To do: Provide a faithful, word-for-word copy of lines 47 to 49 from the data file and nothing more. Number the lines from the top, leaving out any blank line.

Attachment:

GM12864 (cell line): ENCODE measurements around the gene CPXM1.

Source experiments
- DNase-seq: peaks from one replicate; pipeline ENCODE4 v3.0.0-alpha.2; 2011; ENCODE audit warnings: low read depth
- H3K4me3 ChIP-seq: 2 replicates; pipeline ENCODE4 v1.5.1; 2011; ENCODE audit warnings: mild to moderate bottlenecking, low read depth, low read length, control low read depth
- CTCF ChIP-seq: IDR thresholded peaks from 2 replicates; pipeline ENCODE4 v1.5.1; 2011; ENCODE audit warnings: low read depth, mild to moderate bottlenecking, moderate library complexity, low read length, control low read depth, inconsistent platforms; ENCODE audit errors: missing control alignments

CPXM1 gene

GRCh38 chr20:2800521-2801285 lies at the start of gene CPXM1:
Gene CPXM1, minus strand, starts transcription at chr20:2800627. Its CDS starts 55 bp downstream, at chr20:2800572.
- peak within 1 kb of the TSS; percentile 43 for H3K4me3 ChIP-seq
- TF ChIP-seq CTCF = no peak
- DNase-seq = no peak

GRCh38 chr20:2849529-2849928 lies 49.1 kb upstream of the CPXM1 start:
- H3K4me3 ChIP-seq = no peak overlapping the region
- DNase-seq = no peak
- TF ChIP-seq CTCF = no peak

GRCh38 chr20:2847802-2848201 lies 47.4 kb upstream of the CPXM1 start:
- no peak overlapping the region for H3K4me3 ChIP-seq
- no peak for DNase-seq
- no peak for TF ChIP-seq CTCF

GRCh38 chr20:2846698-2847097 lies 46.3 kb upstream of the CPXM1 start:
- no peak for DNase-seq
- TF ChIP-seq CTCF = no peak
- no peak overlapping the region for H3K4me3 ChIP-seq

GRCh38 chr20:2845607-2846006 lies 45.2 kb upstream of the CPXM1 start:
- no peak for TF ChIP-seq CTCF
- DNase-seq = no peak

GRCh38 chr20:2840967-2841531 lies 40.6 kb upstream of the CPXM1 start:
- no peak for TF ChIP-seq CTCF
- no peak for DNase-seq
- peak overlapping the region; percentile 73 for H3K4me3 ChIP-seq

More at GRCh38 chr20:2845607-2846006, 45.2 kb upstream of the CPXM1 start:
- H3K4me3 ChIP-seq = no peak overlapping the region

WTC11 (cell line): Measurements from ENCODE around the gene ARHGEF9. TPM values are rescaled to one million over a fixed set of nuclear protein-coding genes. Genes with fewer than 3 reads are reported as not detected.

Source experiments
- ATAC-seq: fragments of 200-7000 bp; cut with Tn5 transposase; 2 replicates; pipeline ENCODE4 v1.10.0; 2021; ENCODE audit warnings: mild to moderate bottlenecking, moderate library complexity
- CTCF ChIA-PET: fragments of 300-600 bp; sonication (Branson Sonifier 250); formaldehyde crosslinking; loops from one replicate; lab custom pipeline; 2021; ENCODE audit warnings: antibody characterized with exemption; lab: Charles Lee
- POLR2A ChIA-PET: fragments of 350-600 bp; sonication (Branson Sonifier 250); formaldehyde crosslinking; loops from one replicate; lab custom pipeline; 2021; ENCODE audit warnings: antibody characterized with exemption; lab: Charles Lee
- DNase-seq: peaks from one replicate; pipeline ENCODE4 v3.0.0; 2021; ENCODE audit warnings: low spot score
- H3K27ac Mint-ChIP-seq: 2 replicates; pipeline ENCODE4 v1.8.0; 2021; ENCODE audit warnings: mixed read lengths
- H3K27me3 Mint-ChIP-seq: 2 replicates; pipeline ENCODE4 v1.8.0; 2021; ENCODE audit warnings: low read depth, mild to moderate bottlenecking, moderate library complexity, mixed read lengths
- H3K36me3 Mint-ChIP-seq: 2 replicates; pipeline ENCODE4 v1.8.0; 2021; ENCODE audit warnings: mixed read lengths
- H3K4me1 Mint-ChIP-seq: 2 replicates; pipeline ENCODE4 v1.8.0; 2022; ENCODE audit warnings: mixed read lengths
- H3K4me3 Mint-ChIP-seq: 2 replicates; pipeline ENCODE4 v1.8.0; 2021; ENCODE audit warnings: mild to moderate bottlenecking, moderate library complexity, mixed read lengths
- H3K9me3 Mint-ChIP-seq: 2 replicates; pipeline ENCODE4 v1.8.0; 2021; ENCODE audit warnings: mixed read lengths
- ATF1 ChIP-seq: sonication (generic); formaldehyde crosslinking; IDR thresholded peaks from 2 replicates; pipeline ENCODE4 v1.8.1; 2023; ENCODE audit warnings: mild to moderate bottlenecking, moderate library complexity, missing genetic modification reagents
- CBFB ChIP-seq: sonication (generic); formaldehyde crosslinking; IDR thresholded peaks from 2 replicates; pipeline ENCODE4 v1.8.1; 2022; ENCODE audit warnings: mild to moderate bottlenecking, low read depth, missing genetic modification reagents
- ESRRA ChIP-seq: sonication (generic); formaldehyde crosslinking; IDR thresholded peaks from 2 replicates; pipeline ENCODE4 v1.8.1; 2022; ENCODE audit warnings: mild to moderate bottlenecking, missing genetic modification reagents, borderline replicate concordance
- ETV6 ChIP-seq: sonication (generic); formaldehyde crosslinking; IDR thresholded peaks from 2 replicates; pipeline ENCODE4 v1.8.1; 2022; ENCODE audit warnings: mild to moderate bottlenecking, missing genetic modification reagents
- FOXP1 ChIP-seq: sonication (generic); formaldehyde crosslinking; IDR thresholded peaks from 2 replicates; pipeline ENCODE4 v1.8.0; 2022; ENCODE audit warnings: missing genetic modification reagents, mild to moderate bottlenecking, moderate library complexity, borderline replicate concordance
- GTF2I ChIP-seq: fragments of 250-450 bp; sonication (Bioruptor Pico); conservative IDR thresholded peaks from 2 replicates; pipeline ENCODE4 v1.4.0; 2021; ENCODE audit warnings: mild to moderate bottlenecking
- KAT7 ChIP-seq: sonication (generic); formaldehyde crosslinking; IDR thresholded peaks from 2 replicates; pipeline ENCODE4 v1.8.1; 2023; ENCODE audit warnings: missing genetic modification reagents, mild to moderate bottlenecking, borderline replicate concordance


- ESRRA ChIP-seq: sonication (generic); formaldehyde crosslinking; IDR thresholded peaks from 2 replicates; pipeline ENCODE4 v1.8.1; 2022; ENCODE audit warnings: mild to moderate bottlenecking, missing genetic modification reagents, borderline replicate concordance
- ETV6 ChIP-seq: sonication (generic); formaldehyde crosslinking; IDR thresholded peaks from 2 replicates; pipeline ENCODE4 v1.8.1; 2022; ENCODE audit warnings: mild to moderate bottlenecking, missing genetic modification reagents
- FOXP1 ChIP-seq: sonication (generic); formaldehyde crosslinking; IDR thresholded peaks from 2 replicates; pipeline ENCODE4 v1.8.0; 2022; ENCODE audit warnings: missing genetic modification reagents, mild to moderate bottlenecking, moderate library complexity, borderline replicate concordance